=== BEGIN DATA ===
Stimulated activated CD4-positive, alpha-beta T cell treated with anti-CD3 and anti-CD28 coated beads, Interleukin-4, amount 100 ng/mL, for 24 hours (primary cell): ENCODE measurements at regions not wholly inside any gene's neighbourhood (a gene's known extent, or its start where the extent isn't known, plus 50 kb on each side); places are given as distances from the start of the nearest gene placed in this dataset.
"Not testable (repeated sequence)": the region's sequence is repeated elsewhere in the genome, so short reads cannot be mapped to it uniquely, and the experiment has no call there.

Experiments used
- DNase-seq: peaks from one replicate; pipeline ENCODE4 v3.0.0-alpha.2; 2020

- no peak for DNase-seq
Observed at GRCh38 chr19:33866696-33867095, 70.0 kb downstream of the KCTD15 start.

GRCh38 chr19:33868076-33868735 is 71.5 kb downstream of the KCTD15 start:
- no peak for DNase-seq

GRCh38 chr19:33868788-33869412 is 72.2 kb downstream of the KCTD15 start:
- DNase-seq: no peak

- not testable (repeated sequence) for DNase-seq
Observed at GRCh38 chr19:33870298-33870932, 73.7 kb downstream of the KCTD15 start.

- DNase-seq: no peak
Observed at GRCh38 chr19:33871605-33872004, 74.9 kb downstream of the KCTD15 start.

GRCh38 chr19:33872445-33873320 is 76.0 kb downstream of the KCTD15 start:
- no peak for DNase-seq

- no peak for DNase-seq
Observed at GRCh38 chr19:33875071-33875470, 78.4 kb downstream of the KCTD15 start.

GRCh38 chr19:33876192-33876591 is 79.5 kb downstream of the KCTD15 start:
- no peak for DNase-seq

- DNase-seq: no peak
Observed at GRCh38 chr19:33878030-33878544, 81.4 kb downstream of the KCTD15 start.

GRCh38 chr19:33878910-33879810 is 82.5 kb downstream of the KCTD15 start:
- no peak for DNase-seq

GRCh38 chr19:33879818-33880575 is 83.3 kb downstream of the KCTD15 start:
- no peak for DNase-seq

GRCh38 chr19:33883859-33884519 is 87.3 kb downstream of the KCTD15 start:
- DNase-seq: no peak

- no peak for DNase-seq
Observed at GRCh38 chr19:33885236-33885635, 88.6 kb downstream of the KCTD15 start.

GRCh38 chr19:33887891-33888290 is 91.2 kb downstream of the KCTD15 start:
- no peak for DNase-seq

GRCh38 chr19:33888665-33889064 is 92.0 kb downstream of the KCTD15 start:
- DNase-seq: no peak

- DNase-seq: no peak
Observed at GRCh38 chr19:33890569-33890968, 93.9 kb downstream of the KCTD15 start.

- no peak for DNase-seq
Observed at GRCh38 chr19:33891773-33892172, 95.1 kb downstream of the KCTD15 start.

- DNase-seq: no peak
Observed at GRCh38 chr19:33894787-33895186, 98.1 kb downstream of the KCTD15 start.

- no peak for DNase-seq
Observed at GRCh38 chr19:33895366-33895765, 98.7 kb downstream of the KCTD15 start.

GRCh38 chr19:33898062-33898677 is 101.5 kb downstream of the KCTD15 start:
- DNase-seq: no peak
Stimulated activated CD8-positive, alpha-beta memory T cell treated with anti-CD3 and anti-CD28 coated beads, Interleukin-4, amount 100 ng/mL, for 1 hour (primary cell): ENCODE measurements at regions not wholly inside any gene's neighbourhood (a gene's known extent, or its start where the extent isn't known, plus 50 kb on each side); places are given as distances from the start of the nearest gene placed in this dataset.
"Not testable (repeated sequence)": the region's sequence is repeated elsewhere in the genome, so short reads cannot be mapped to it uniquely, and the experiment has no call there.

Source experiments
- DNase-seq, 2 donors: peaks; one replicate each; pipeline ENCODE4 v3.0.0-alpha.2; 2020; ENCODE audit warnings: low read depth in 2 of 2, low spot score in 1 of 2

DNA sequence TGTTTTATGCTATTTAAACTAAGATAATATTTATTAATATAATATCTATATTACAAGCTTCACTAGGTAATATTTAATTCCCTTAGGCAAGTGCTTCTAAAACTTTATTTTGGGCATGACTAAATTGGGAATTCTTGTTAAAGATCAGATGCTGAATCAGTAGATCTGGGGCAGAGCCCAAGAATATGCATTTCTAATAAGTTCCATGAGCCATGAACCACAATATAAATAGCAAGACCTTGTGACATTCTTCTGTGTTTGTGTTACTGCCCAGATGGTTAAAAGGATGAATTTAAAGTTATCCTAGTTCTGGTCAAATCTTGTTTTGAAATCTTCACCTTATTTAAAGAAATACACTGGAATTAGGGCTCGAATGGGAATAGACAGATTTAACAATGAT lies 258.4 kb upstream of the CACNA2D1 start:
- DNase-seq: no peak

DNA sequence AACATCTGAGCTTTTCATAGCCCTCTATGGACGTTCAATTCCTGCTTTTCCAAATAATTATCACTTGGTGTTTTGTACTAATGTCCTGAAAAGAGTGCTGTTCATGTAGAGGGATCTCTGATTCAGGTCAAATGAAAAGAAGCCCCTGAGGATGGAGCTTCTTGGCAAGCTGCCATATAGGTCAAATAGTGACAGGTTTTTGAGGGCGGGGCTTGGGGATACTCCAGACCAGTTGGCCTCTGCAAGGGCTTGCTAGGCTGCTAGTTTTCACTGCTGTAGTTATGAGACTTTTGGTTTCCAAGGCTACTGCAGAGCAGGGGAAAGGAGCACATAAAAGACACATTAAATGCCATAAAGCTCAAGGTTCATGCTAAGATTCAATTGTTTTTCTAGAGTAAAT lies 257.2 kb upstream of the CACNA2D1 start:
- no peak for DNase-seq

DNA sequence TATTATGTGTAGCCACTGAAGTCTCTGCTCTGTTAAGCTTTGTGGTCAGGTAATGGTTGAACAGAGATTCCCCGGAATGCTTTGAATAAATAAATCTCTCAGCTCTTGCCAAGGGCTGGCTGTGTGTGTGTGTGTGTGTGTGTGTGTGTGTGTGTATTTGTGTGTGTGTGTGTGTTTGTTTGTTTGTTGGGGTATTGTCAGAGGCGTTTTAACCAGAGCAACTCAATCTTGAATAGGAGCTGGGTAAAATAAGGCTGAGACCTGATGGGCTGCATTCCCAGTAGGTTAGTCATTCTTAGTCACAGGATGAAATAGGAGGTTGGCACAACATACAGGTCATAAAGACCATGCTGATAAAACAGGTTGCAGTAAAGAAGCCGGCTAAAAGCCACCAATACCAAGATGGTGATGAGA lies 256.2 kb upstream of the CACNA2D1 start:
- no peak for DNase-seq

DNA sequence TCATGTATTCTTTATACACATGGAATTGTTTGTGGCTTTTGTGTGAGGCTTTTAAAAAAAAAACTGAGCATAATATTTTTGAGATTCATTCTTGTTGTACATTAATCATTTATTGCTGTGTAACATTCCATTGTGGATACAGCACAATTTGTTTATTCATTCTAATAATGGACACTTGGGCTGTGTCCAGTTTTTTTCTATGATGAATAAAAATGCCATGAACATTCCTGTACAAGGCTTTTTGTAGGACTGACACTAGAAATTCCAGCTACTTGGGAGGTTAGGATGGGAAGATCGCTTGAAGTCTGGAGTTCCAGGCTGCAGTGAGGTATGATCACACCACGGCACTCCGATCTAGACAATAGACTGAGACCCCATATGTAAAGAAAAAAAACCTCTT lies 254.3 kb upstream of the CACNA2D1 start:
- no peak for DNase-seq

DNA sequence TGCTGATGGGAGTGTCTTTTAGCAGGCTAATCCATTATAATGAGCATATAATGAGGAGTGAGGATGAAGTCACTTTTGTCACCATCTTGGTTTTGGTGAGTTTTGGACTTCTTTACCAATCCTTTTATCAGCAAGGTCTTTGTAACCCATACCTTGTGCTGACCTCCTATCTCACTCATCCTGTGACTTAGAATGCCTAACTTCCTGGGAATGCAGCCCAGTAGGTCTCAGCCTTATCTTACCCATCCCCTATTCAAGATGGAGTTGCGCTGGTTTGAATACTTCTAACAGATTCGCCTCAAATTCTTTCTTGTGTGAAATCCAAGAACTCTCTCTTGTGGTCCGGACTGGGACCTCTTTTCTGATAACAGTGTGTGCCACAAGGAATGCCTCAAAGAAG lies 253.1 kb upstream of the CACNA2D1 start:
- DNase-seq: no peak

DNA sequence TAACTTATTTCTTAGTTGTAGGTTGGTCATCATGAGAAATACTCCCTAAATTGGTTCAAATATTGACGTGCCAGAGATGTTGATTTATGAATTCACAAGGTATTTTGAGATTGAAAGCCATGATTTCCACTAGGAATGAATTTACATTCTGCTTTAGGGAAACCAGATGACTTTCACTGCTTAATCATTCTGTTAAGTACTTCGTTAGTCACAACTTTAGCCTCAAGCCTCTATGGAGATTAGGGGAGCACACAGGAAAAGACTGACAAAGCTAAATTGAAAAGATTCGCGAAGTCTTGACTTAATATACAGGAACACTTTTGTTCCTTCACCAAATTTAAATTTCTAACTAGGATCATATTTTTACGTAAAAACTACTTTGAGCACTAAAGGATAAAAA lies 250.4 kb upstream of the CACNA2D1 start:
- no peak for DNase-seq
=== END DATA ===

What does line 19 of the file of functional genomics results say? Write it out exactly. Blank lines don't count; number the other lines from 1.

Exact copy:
GRCh38 chr19:33876192-33876591 is 79.5 kb downstream of the KCTD15 start: